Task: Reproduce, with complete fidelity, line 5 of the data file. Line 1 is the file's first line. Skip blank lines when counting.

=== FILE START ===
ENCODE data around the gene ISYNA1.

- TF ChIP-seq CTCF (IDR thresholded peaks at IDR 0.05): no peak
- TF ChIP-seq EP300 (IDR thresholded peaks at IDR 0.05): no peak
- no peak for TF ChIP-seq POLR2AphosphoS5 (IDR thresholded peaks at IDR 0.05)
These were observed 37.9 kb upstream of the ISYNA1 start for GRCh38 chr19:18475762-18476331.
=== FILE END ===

These were observed 37.9 kb upstream of the ISYNA1 start for GRCh38 chr19:18475762-18476331.